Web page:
“To the left there at two o’clock is athletics. The buildings at four and five are the male and female dorms. Between them is a cafeteria and common area building that you cannot see from here. That is where you will spend most of your non-class or training-related time with your peers. The gate is at six o’clock, straight down from here. At seven and eight we have the armory and faculty housing, respectively.” Finally, she indicated the big T-shaped building. “And that is the Pathmaker.” Before I could ask, the woman added, “You will find out what that is later. Right now, we are going this way. You’ll have plenty of time to explore the island later.” Strolling off the path, she headed east across the perfectly maintained grass.
It took me a few seconds to follow, distracted as I was by gazing open-mouthed all around me. Finally, I jerked into motion and jogged to catch up, blurting, “Island. You said island. We’re on an island!”
There was a somewhat teasing quality to the blonde woman’s reply. “You are certainly earning that reputation for being a truly gifted investigator, Miss Chambers.”
First I blushed, then I blinked at her. “How’d you know I want to be an investigative reporter?”
“We know a lot about you, Miss Chambers,” she replied easily. “We do a great bit of research before extending an invitation to those who are outside of the Knowledge. As I told you before you stepped through the doorway, once we bring you in, you can never go back to the way you were. This is not a decision that we simply foist onto the first person we happen to lay eyes on. You were not chosen at birth, your name was not magically drawn out of a hat, and no seer spoke of your identity. We generally make our selections the long and hard way, through years of observation and carefully narrowing down lists of possible candidates. Each year, we look at every candidate who will reach the age of seventeen before November, and make our final choices. Most of the time, that candidate is washed out for one reason or another. We are extremely selective, because this life requires extreme dedication.”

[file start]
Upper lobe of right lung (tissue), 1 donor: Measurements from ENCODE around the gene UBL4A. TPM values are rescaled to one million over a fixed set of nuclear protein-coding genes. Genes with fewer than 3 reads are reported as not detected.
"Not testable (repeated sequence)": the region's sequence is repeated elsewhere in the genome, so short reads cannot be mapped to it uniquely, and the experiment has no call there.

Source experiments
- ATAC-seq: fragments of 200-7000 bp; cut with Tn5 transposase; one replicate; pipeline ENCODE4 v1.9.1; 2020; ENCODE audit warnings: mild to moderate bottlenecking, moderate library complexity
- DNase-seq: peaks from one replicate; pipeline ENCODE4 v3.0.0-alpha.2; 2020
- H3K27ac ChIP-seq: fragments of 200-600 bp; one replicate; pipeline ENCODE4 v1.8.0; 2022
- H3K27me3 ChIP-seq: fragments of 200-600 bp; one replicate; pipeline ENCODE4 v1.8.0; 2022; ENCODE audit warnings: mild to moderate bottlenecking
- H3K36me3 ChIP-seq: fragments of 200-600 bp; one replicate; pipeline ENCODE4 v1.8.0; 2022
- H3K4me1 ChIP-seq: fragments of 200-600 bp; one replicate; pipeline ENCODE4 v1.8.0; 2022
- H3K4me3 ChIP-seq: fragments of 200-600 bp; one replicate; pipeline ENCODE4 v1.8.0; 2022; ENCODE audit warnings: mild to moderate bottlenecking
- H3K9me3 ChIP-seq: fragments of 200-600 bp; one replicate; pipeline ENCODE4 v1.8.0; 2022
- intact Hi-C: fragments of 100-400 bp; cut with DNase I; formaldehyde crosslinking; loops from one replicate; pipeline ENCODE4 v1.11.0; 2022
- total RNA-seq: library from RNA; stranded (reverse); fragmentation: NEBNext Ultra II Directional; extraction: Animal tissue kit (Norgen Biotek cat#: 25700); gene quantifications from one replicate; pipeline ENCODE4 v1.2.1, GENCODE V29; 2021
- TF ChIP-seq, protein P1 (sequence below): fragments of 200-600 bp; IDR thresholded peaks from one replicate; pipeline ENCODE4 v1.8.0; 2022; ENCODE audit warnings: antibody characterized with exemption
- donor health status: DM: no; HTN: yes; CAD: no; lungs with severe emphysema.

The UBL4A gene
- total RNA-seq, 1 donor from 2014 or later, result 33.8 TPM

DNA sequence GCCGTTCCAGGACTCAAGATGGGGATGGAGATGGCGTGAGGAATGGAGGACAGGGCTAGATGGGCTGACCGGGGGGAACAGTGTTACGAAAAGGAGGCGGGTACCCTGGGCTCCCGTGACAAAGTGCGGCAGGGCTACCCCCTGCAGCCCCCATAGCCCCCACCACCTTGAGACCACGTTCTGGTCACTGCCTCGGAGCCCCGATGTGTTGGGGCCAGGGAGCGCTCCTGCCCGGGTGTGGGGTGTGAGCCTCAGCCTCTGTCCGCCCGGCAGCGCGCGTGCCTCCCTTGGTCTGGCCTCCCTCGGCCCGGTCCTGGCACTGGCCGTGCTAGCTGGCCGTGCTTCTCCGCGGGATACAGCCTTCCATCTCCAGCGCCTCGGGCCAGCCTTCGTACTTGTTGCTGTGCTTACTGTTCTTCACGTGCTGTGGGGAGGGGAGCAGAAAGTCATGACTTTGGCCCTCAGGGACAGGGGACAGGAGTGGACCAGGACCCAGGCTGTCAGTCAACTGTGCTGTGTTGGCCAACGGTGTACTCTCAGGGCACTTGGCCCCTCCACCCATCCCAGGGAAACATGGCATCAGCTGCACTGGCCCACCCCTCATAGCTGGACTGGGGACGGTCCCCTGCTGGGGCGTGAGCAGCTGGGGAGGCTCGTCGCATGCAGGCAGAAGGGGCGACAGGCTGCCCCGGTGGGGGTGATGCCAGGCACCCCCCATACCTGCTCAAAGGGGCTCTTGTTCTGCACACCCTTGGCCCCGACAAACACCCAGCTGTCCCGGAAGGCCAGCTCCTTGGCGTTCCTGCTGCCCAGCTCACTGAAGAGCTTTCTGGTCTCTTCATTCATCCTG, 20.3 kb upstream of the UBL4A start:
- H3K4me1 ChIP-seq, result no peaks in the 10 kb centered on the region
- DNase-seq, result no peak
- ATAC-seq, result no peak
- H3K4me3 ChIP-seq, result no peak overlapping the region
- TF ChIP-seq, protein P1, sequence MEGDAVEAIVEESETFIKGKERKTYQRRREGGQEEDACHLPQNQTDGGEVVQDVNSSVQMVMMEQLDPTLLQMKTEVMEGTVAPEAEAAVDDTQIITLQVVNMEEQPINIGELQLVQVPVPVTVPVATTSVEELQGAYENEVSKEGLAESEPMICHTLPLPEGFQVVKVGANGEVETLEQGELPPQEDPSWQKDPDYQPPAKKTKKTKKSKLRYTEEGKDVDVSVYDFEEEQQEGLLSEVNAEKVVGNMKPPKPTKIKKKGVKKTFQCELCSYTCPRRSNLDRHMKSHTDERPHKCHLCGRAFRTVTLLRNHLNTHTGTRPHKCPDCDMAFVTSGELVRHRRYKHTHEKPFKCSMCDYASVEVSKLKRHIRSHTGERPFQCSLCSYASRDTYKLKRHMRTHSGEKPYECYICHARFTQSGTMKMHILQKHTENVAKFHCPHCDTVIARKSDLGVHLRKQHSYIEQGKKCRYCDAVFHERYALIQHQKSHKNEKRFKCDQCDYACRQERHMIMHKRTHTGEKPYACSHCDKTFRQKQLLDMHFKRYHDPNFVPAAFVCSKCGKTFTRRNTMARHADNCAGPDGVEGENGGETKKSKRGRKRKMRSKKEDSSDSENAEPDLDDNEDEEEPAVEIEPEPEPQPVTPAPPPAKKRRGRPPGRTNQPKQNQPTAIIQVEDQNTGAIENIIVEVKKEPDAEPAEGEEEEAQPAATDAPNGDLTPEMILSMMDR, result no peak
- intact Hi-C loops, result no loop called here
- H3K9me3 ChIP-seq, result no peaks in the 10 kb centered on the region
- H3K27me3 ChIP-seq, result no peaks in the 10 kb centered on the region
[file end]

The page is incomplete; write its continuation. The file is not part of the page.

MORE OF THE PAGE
I thought about that for a moment while we walked along the grass. Looking over my shoulder, I got a better look at the main academic building we had left. From here, the place looked like a literal modern day palace. It was six stories high, and the walls themselves were some kind of white marble, unlike the brick and wood of the other buildings. I could even see stone gargoyle statues perched up on the roof.
Something occurred to me, and I quickly looked back to the woman that was leading me. “Two questions. First, why are people in classes already if we haven’t started yet?”
“Those who are attending classes today are the second, third, and fourth year students,” she explained. “They began last week. First year students such as yourself will begin tomorrow. Those raised outside of the Knowledge such as yourself will be given orientation today, while those who were raised within the Knowledge have their own, slightly different orientation. After all, they only need to learn about our specific school rules and requirements, rather than… well, everything else that you must learn. Tonight at dinner there will be an official welcoming speech by the headmistress for all those who are new to this school. There you will also meet the rest of the faculty and be given your class schedule.”
I nodded slowly at that. “Okay, and second, why did that Wyatt guy back there say that I was late? Are all the other, ahh, ‘Bystander-kin’ already here?”
“Yes,” Professor Dare confirmed. “You are the last one to arrive. There was a last minute debate over whether you should be included or not. The headmistress was required to break the tie.”